By Alexa Day
Shonda Rhimes’s book, Year of Yes, came out a little over a year ago, and I jumped on it as soon as it was released. I picked it up again a few days ago, now that I’m deciding what the next year is going to look like. I’ve tried to say yes more often that I’ve said no this past year, and 2016 has been pretty exciting as a result. As I start looking into 2017, I thought I’d share with you all some of the high points from Shonda’s Year of Yes — and one high point from my own journey.
(In my head, Shonda and I are on a first-name basis. Someday she’ll challenge me on that, I’m sure, but I doubt today will be that day.)
The Year of Yes began shortly after Shonda’s sister observed that her famous sibling never said yes to anything. After some reflection, Shonda pledged to say yes to everything that scared her. One week later, the president of Dartmouth College asked her to deliver the commencement address.
She said yes.
After dropping the f-bomb at a back-to-school meeting in response to the suggestion that contributions to the bake sale must be homemade, she said yes to storebought baked goods and to a nanny. Enlisting help and support when necessary does not equate to failure in parenthood, she writes. Finding help and support makes the well rounded life — or even moderate levels of sanity — possible.
She said yes to her body, to the physical vehicle she depended on as she created a body of work and raised her children. During the Year of Yes, she lost 100 pounds, and she did that without making any one food off-limits. Shonda lost 100 pounds during the Year of Yes without saying no to food.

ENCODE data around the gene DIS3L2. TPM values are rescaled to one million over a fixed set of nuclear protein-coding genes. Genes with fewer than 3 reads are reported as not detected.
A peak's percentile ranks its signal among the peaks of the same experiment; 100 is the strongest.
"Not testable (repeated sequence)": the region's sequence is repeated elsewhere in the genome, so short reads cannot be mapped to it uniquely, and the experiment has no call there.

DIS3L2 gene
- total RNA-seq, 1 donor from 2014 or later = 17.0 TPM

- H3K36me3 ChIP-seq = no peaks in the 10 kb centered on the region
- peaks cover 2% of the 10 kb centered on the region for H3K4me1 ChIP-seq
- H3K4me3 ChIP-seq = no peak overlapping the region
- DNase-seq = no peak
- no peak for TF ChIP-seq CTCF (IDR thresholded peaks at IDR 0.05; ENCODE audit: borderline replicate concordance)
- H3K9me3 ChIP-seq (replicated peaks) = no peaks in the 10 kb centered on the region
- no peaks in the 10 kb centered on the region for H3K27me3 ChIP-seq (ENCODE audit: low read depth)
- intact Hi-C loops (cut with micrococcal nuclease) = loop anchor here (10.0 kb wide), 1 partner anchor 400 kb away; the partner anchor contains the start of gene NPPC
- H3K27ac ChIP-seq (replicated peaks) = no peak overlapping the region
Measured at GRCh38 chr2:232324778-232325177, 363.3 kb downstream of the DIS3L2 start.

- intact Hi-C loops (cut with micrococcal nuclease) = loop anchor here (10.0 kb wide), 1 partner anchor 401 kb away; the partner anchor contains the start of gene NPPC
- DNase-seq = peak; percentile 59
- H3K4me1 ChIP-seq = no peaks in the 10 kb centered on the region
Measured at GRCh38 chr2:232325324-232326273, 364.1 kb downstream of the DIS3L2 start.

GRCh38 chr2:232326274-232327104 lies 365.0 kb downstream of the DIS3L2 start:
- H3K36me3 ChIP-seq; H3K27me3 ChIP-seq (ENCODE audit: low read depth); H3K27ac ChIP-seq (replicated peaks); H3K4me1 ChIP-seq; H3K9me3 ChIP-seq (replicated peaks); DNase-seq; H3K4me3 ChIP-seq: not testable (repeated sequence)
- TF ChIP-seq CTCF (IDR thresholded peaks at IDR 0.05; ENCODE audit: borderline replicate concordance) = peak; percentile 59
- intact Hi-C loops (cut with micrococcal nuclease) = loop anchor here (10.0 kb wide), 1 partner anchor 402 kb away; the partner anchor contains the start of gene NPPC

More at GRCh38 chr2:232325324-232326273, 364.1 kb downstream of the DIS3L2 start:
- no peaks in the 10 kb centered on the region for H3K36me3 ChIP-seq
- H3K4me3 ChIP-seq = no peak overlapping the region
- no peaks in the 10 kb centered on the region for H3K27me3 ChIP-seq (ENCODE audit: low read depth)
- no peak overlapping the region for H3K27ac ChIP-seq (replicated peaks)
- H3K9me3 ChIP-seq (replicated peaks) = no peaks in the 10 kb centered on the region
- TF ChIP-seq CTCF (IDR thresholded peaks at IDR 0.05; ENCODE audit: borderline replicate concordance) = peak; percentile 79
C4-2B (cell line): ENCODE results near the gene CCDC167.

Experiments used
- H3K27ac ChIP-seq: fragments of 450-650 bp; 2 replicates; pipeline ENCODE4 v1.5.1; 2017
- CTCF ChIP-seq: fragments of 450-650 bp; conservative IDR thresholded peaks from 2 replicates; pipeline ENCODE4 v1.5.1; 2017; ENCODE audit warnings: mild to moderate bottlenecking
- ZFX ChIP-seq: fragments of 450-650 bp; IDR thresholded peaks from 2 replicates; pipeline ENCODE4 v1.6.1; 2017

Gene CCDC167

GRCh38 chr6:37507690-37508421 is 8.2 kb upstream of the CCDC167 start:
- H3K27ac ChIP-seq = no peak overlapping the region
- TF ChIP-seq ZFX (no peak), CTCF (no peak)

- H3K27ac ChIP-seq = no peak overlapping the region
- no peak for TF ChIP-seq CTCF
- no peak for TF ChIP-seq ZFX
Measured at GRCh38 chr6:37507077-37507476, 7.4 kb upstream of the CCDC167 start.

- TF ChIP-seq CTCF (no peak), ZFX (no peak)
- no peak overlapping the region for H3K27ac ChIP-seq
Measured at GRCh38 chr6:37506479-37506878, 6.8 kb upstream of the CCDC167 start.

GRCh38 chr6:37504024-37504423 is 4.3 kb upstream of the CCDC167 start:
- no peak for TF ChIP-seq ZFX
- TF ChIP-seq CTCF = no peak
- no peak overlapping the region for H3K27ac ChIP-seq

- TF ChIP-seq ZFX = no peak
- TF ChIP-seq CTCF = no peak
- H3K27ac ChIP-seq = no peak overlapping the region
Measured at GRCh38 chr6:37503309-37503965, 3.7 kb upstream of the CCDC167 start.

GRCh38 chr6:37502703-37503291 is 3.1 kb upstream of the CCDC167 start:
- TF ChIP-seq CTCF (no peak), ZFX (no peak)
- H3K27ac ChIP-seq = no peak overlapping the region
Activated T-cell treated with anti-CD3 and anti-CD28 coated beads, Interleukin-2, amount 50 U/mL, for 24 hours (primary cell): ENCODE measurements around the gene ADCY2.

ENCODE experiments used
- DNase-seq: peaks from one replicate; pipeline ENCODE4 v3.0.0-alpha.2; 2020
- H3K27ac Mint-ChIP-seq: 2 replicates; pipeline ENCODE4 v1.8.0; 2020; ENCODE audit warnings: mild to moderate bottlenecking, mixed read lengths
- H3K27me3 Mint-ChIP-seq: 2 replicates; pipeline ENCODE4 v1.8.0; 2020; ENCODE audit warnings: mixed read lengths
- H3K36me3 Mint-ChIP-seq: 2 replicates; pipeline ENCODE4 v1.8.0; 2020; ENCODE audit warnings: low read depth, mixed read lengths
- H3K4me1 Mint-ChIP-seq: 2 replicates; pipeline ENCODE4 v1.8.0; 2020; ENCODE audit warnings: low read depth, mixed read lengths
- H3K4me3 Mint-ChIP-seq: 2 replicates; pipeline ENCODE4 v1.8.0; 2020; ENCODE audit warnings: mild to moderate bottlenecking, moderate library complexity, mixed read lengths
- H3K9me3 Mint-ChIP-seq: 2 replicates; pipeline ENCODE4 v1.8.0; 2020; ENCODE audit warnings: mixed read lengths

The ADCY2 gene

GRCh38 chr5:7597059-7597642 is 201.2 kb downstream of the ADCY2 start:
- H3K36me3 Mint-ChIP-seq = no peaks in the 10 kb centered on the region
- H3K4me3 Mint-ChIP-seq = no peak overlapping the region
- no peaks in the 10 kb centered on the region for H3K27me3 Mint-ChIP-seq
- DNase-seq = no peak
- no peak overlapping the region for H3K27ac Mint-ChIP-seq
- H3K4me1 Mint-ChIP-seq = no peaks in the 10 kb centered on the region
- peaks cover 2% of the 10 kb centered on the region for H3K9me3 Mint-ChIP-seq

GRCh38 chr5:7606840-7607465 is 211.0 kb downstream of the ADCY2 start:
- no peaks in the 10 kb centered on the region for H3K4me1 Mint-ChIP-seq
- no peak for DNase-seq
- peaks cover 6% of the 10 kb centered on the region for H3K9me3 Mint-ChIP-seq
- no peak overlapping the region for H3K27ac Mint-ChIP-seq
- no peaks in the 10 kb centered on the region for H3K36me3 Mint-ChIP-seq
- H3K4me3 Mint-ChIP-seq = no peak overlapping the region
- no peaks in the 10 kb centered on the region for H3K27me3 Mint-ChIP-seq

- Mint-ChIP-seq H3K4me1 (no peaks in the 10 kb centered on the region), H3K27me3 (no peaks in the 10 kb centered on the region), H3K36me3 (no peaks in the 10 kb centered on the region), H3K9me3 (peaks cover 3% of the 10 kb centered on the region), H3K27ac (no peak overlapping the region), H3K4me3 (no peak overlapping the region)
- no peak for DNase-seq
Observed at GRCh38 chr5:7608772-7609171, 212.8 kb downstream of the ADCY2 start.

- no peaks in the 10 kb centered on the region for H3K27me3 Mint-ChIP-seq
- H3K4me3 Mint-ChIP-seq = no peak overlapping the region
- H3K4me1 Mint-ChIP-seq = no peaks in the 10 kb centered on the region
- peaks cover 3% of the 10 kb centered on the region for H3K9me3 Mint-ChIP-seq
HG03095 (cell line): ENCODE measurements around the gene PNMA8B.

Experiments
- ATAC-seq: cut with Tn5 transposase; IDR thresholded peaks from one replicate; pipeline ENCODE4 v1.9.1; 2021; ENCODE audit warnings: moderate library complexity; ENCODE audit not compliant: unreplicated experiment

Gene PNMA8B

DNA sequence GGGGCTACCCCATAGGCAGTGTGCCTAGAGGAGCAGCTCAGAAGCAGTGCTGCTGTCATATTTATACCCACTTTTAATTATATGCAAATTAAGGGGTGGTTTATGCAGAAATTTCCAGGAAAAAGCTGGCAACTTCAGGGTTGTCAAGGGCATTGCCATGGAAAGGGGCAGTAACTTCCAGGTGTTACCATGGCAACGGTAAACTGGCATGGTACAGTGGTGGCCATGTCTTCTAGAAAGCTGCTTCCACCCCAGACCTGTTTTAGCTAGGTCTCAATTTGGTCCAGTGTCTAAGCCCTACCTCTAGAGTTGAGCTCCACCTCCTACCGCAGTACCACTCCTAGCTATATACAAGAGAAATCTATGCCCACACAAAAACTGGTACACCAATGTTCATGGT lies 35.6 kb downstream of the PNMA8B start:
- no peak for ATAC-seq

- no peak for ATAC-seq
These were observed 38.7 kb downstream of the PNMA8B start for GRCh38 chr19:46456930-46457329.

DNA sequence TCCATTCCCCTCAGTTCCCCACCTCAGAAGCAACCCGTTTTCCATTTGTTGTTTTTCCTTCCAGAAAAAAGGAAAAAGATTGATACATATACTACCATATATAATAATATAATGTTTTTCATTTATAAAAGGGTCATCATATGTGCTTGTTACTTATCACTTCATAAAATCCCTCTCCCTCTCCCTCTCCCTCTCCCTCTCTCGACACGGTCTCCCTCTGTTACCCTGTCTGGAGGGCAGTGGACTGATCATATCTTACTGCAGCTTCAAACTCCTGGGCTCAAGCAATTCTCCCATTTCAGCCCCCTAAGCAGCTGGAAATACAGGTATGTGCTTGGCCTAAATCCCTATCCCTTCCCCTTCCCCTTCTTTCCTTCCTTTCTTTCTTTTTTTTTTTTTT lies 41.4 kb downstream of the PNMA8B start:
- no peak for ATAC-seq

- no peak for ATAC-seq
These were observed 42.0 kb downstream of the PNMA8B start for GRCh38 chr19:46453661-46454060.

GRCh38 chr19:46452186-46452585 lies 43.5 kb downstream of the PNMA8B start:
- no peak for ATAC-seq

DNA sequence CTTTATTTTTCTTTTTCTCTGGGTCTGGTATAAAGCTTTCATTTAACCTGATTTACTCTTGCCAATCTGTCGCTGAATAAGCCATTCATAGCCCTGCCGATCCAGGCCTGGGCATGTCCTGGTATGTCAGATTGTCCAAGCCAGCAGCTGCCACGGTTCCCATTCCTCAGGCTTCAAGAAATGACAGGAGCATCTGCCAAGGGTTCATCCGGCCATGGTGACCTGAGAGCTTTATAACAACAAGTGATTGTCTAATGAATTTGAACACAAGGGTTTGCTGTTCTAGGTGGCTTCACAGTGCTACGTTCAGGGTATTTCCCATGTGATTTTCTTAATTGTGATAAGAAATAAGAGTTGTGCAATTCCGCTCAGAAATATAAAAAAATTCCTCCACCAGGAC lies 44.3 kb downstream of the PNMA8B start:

She said yes to herself by saying no to others. She did not respond to work communications after 7 p.m. during the week or at any time on the weekend. She said no to poor casting decisions. She left a long-term relationship because she didn’t want to be married.
I tend to think of myself as being comfortable with yes. I’m even better with why not? But I saw myself in Shonda’s journey to saying yes to praise, compliments, and recognition. Like Shonda, I used to be the sort of person who deflected compliments with explanations and reductions. I think I’ve made my way out of that phase — it’s a lot less stressful just to say thank you and keep it moving. I also know that recognizing that one’s own talents does not diminish anyone else or their talents.
And yet …
I made the USA Today Bestseller List this past July. It’s been about five months now. I still have trouble telling people that.
Oh, sure. It’s one thing to type it here, there and everywhere. If I could put it on a nametag and be done with it for good, I wouldn’t have any problems at all. But I’ve only told a handful of people, and very few of them are other authors. When it comes to telling other authors, I’m all deflections and explanations. It was a box set, I said. I was with a lot of very talented people, I said. I didn’t expect that from myself; I’m a firm believer in tooting one’s own horn. And yet here I was.
Finally, I confessed to someone the other day that I didn’t actually feel like I had done it.
“Okay,” she said. “Well, you did do it. So you may as well tell people you did it.”
And she’s right. This is how Shonda had to take on the Year of Yes, by taking hold of these uncomfortable acts and following through anyway.
It’s good to have an example to follow. And a whole year to get better at saying yes. And also The Year of Yes Journal, while we’re appreciating things.
What do you need to say yes to? Find your people in the comments.
And follow Lady Smut. We know all about saying yes.